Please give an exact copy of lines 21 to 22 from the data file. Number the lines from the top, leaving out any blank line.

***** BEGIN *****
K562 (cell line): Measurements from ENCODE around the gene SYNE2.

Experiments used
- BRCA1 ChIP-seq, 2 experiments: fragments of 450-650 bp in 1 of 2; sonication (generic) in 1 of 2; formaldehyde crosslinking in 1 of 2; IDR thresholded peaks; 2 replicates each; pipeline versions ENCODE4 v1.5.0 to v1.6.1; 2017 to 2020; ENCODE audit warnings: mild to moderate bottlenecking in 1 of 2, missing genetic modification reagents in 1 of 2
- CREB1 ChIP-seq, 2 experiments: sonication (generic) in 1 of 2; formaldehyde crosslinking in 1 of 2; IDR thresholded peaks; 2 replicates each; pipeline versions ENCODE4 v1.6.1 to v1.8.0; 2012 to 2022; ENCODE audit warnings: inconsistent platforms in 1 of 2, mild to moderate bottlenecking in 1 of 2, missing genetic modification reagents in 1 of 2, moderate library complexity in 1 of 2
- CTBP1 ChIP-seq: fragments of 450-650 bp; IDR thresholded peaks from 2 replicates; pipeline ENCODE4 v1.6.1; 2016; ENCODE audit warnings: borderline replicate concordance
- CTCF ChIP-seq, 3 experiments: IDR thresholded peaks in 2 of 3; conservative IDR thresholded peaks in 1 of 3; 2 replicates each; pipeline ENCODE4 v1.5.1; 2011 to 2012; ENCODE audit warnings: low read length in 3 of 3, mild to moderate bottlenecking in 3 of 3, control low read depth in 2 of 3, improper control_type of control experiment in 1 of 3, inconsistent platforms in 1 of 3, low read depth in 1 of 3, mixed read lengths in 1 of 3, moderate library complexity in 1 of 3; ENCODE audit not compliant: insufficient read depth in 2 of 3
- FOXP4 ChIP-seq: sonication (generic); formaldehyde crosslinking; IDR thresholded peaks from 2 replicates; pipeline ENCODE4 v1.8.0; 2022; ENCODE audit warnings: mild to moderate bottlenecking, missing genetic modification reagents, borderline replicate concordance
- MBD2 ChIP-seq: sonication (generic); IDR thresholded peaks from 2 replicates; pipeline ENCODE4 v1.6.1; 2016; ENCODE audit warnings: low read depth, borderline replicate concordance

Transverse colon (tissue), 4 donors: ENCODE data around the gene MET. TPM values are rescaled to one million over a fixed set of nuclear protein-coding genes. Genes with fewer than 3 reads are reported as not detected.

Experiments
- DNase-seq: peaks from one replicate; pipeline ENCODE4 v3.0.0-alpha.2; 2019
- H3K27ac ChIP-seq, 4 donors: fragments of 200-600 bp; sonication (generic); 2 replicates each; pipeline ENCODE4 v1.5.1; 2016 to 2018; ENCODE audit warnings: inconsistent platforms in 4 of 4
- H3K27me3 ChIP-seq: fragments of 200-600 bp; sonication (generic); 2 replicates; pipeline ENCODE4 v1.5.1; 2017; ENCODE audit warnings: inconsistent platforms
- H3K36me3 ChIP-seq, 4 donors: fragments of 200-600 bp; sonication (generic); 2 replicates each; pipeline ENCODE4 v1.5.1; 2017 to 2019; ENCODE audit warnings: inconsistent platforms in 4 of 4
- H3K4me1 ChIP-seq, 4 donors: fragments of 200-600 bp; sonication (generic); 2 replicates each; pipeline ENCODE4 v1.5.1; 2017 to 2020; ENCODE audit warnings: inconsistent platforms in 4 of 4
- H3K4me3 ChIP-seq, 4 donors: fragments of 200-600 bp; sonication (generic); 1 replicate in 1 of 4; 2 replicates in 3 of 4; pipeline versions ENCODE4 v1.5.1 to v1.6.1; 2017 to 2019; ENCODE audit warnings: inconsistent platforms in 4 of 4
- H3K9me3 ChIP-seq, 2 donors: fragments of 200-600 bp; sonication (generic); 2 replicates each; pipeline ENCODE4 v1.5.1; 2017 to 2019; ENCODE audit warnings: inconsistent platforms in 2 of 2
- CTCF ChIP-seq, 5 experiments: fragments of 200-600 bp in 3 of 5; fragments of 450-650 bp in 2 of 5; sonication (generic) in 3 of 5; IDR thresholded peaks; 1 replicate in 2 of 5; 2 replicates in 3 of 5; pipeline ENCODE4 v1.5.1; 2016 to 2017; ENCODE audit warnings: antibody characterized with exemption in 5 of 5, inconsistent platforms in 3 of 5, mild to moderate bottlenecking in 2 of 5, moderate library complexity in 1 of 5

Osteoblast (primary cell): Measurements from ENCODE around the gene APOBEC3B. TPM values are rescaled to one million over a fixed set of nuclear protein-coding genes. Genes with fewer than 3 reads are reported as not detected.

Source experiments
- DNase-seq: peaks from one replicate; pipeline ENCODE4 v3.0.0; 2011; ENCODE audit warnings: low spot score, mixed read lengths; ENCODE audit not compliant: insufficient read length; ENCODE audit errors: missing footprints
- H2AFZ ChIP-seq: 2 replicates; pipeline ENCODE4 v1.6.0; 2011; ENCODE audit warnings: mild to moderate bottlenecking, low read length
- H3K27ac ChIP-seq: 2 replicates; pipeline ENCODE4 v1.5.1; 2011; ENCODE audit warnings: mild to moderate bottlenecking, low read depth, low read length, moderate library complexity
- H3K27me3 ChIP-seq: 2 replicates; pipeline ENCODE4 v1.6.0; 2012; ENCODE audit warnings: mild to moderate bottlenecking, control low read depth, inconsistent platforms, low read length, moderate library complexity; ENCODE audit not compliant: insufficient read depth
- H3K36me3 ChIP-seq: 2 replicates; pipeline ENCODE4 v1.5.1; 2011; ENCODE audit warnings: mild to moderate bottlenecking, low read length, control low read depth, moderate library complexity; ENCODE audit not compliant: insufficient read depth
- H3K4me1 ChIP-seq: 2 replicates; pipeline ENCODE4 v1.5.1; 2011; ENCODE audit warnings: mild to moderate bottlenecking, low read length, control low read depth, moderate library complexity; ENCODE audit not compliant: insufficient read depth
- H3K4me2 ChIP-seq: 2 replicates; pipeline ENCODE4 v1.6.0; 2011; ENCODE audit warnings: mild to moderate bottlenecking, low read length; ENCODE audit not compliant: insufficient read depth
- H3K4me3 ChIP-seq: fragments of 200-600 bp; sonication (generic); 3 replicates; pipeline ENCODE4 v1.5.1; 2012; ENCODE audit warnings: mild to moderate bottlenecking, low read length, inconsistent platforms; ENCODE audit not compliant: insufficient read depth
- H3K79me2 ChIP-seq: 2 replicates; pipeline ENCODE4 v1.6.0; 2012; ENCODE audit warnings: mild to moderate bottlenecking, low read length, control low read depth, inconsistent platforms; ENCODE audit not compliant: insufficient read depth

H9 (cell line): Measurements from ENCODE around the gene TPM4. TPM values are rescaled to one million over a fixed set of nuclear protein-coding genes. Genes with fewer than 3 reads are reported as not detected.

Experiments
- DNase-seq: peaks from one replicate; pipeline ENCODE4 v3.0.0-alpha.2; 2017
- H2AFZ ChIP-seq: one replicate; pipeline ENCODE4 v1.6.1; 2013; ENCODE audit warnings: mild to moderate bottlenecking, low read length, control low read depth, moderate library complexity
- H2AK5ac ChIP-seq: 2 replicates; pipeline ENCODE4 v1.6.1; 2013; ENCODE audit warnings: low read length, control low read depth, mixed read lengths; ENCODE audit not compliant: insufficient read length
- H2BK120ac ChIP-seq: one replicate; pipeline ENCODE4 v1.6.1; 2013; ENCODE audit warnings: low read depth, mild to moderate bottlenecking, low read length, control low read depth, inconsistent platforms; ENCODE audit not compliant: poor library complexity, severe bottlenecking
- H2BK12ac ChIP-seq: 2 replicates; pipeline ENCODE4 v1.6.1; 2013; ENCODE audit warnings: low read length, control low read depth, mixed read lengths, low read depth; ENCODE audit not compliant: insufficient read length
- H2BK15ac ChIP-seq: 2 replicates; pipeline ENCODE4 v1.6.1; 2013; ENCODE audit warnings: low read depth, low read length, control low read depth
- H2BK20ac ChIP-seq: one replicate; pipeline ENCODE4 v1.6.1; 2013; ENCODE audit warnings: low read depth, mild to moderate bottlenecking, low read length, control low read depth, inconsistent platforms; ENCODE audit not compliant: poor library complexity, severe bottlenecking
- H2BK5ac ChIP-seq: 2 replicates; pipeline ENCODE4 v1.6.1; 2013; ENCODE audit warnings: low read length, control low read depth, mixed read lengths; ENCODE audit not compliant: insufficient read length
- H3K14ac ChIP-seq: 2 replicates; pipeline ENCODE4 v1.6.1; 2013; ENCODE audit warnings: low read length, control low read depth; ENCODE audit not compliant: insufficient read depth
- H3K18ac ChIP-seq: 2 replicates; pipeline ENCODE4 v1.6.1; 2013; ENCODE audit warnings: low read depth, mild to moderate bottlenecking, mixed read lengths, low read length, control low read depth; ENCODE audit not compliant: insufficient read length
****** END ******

- DNase-seq: peaks from one replicate; pipeline ENCODE4 v3.0.0; 2011; ENCODE audit warnings: low spot score, mixed read lengths; ENCODE audit not compliant: insufficient read length; ENCODE audit errors: missing footprints
- H2AFZ ChIP-seq: 2 replicates; pipeline ENCODE4 v1.6.0; 2011; ENCODE audit warnings: mild to moderate bottlenecking, low read length